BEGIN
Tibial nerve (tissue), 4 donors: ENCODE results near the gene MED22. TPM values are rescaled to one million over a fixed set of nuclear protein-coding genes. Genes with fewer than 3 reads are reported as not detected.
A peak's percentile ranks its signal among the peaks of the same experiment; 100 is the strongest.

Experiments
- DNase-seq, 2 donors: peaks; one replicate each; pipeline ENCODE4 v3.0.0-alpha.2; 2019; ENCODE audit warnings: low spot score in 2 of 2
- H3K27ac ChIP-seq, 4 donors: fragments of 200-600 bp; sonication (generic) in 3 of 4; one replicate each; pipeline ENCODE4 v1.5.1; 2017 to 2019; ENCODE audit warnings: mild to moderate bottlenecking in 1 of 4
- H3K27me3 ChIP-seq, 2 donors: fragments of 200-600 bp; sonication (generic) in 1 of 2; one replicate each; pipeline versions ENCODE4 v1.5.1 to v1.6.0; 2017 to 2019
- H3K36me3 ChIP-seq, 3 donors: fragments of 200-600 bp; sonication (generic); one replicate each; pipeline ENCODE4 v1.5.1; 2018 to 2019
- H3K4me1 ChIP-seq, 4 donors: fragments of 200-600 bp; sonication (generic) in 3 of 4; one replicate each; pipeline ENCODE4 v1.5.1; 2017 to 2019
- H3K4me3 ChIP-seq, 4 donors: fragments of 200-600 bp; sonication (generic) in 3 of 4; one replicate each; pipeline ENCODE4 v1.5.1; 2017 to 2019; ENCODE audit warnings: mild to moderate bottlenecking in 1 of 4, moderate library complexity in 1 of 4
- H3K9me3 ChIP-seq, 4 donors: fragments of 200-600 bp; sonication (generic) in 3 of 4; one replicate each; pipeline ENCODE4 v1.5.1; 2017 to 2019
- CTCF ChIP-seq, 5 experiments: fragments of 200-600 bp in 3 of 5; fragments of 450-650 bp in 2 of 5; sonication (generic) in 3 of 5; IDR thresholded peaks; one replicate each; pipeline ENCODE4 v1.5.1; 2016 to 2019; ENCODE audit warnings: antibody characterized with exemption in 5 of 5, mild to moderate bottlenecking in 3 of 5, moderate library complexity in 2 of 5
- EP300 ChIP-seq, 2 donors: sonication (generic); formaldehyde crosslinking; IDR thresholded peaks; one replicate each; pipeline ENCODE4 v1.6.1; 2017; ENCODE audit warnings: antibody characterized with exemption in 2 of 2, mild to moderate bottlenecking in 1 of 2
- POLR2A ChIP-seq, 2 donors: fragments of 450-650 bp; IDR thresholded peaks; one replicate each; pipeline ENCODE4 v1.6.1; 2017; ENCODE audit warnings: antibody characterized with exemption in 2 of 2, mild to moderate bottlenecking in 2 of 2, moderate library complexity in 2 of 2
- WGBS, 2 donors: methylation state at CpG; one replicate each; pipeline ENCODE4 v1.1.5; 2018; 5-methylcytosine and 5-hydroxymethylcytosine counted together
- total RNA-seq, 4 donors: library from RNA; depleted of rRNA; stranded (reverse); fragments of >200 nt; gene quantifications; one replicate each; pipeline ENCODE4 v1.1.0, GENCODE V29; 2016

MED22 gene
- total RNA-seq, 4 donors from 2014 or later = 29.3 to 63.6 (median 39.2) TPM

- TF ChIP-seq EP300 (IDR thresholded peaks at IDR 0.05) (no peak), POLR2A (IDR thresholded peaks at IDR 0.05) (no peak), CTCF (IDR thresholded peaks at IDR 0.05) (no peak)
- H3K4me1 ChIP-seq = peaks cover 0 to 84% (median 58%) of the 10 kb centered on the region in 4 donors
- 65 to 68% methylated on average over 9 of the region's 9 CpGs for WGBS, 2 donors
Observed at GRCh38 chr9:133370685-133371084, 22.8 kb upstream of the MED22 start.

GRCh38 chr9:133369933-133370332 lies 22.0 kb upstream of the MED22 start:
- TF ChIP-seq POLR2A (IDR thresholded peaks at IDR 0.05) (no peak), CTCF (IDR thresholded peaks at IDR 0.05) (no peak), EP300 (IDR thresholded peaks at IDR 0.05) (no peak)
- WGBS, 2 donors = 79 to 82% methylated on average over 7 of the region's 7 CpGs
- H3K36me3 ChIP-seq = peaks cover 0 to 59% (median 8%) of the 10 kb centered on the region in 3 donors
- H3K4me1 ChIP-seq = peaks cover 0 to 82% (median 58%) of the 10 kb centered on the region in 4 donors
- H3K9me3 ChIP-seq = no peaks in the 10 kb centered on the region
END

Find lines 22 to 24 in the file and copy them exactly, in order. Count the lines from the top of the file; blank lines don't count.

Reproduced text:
GRCh38 chr9:133369933-133370332 lies 22.0 kb upstream of the MED22 start:
- TF ChIP-seq POLR2A (IDR thresholded peaks at IDR 0.05) (no peak), CTCF (IDR thresholded peaks at IDR 0.05) (no peak), EP300 (IDR thresholded peaks at IDR 0.05) (no peak)
- WGBS, 2 donors = 79 to 82% methylated on average over 7 of the region's 7 CpGs